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News Report Page 11 of 17
Publication Date:- 2018-06-02
News reports located on this page = 2.

Novels and Nibbles event celebrates Merseyside's growing band of indie authors

A group of published writers from across Merseyside and beyond are coming together for a night of celebration and to fly the flag for independent authors.

The Novels and Nibbles event on 12 June 2018 will be a chance for people to meet 5 different authors, hear about their work and latest book projects.

The event will be held at Lifestyle Collective on Allerton Road, Liverpool, at 6.30pm and will include bubbles and nibbles.

In attendance will be Estelle Maher, author of:- 'Grace and the Ghost' and winner of Best Spiritual Fiction in The Soul and Spirit Book Awards 2018; Lynn Robinson, author of spiritual book:- 'A Light to Guide Us Home;' Matthew Drzymala, author of:- 'The Fantastical Gregory Shortbread' and 'The Bumpkinton Tales;' Sally Anne Tapia Bowes, writer of both children's and adult fiction and Bob Stone, who also writes for children and young adults.

As well as talking about their books, the authors will answer questions from the audience and Mr Stone, owner of Write Blend bookshop in Waterloo, will be giving an exclusive reading of his new book:- 'Missing Beat.'

The event has been organised to coincide with Indie Author Week UK, that runs from 9 June to 16 June 2018, which encourages:- Bookshops, Libraries, Schools, businesses and other groups and organisations to celebrate the work of indie authors right across the UK.

Founded by independent publisher Team Author UK, the week long event provides an opportunity for the spotlight to be shined on the creative work of self published writers.

Mrs Maher, who lives on the Wirral, said:- "This event is all about flying the flag for indie authors and giving us an opportunity to share our books and work with the public. Over recent years publishing has seen lots of changes and there are now many ways now for writers to get their work seen by the world. But as an indie author it can be hard work getting known as we don't have the benefit of a big publishing agency behind us and of course their huge marketing budget."

Mrs Robinson, also based on the Wirral, said:- "We very much have to operate as a small business so events like these are great for gaining local exposure and there are similar events happening all over the UK to celebrate Indie Author Week UK, which is fantastic."

Liverpool based writer Mr Drzymala, pointed out that the event would also be a great opportunity for other local writers looking to self publish to speak to authors who have been through the process. Mr Drzymala said:- "We will be taking questions from the audience and we will be happy to talk about our books, what it's like to be a writer, our highs and lows and also anything anyone might like to ask about our own experiences of self publishing."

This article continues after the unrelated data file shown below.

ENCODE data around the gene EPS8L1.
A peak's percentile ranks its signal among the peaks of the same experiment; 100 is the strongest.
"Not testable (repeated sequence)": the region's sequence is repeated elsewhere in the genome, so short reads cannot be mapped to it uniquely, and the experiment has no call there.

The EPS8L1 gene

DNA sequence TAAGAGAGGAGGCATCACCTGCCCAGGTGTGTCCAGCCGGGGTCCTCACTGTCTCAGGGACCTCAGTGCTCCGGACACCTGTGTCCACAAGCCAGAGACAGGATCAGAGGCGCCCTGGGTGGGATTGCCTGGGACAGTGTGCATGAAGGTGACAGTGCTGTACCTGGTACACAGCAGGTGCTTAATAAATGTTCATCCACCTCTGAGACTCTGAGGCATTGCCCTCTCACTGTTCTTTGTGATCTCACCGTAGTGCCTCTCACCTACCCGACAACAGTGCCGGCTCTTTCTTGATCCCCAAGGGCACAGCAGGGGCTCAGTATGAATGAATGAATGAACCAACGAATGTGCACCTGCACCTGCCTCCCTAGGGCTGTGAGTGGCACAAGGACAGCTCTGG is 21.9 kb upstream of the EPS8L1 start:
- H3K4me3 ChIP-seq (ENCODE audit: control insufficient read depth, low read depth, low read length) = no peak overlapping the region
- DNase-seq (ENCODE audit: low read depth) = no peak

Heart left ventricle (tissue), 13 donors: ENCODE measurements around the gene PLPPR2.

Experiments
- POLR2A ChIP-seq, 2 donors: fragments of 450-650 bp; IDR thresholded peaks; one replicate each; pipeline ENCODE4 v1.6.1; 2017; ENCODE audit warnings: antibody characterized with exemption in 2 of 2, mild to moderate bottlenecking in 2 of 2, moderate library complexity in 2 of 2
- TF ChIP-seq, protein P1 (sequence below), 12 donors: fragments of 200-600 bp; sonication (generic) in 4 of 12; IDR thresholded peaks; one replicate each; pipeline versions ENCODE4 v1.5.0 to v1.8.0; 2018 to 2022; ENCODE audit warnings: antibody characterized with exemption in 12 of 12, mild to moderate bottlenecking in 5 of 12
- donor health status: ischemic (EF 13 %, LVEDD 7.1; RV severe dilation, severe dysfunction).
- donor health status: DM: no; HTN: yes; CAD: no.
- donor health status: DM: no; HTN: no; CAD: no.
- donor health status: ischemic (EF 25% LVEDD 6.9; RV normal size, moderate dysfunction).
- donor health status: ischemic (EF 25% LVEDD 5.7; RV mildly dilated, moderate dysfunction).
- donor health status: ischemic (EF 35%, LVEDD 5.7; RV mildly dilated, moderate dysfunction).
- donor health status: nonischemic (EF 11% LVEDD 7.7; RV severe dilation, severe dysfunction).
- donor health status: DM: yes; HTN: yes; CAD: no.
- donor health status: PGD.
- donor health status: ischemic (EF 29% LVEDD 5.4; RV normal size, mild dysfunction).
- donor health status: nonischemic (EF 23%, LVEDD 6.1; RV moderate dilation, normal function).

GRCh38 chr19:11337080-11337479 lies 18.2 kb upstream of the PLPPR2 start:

Mrs Tapia Bowes from Hightown, who has published several children's picture books including:- 'The Star that Lost its Sparkle' and 'The Tiger that Slept on the Stairs', is currently working on the final book in her crime thriller trilogy. Mrs Tapia Bowes said:- "It can sometimes be a bit lonely working as a writer but Indie Author UK Week is bringing several of us together and helping to create a community of writers which is really important. I'm hoping the event will give me the inspiration I need to complete my latest book."

Mr Stone, who has operated Write Blend bookshop for three years, has built up a strong reputation for supporting Liverpool's indie authors, hosting book launch events and also dedicating shelf space in the shop to a range of indie author books. He said:- "Self publishing has become a very popular method for creative writers to further their professional career. Indie authors bring to the table a varied mix of books covering a range of topics and often when readers are looking for something a bit different and unique they will find what they are looking for on the indie author shelf. It's really important for all independent bookshops to start embracing the work of indie authors; they can bring so much variety."

Jude Lennon, creative director for Team Author UK and Liverpool based children's author, said it was fabulous to see local business owners such as Rachel Jesse from Lifestyle Collective supporting local authors. She said:- "The aim of Indie Author Week is to get businesses, schools, libraries and other organisations to shine a light on the work of independent authors so we are very grateful to Rachel for showing her support. It's great to be working with Indie Author Week UK to promote local writers. As a local business, it feels great to be involved. Our space is used for many events including a book club so it seemed fitting to support local authors."